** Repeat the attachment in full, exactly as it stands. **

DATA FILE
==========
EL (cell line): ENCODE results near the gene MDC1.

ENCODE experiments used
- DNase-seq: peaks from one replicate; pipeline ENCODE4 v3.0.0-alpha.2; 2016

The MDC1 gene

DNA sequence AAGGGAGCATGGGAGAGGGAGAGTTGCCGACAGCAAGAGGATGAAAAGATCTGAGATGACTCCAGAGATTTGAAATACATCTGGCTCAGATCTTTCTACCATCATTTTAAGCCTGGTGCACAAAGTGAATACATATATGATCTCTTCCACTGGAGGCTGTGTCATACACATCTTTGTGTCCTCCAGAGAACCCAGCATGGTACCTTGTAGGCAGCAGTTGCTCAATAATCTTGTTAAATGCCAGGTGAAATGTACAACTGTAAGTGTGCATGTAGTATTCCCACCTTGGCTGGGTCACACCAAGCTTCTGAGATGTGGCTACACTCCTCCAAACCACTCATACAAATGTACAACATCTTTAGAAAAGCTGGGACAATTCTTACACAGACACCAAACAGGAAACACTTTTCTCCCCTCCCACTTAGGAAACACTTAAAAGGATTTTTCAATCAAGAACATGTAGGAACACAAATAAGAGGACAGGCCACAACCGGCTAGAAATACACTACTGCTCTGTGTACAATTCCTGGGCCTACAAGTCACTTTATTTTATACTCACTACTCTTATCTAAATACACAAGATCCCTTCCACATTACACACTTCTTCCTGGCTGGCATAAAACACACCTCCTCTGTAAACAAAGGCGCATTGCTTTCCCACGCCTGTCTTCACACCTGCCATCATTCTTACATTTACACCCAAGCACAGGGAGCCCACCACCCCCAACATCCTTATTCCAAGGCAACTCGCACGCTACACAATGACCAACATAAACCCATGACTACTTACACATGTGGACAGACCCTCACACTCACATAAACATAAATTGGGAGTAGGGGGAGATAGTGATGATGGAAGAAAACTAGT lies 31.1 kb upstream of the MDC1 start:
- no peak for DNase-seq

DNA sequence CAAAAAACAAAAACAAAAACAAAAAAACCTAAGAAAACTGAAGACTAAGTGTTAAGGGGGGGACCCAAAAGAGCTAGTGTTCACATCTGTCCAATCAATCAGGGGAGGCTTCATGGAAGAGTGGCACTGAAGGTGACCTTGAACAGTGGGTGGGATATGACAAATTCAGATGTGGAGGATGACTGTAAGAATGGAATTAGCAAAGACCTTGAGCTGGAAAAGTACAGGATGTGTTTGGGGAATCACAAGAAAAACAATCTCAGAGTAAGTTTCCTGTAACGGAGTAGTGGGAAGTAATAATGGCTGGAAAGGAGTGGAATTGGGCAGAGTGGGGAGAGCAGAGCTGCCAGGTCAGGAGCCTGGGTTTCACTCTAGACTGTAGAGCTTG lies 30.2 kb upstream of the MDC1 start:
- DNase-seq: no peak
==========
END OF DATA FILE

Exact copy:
EL (cell line): ENCODE results near the gene MDC1.

ENCODE experiments used
- DNase-seq: peaks from one replicate; pipeline ENCODE4 v3.0.0-alpha.2; 2016

The MDC1 gene

DNA sequence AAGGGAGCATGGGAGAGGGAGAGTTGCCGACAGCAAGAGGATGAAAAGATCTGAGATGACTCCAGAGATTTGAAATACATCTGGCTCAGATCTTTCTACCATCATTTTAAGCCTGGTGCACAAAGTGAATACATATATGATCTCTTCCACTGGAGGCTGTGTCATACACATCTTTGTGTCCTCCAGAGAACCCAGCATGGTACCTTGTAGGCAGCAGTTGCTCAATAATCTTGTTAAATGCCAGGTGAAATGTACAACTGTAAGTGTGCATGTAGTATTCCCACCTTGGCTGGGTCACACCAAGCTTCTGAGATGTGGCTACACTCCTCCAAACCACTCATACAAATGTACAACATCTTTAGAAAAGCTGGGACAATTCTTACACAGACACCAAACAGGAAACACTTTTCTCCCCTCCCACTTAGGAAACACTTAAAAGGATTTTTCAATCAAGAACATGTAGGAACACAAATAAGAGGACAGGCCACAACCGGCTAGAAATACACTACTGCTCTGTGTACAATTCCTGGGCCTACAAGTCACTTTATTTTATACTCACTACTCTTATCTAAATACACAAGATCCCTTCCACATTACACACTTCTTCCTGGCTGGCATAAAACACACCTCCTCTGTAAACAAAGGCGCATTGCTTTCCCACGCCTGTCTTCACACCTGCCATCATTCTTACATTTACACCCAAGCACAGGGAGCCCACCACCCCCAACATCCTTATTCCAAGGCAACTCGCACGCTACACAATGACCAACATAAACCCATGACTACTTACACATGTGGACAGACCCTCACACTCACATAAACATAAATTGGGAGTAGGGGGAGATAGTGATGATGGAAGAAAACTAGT lies 31.1 kb upstream of the MDC1 start:
- no peak for DNase-seq

DNA sequence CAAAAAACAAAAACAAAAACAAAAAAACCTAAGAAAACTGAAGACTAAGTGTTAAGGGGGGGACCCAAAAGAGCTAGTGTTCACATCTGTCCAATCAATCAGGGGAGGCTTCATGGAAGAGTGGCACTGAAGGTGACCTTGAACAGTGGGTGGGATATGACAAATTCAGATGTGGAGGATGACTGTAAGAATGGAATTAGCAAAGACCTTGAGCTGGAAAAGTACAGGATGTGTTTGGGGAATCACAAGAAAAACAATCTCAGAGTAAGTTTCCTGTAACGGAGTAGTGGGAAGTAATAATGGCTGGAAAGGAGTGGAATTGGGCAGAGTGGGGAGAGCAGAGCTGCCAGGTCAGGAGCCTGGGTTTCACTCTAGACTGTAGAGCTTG lies 30.2 kb upstream of the MDC1 start:
- DNase-seq: no peak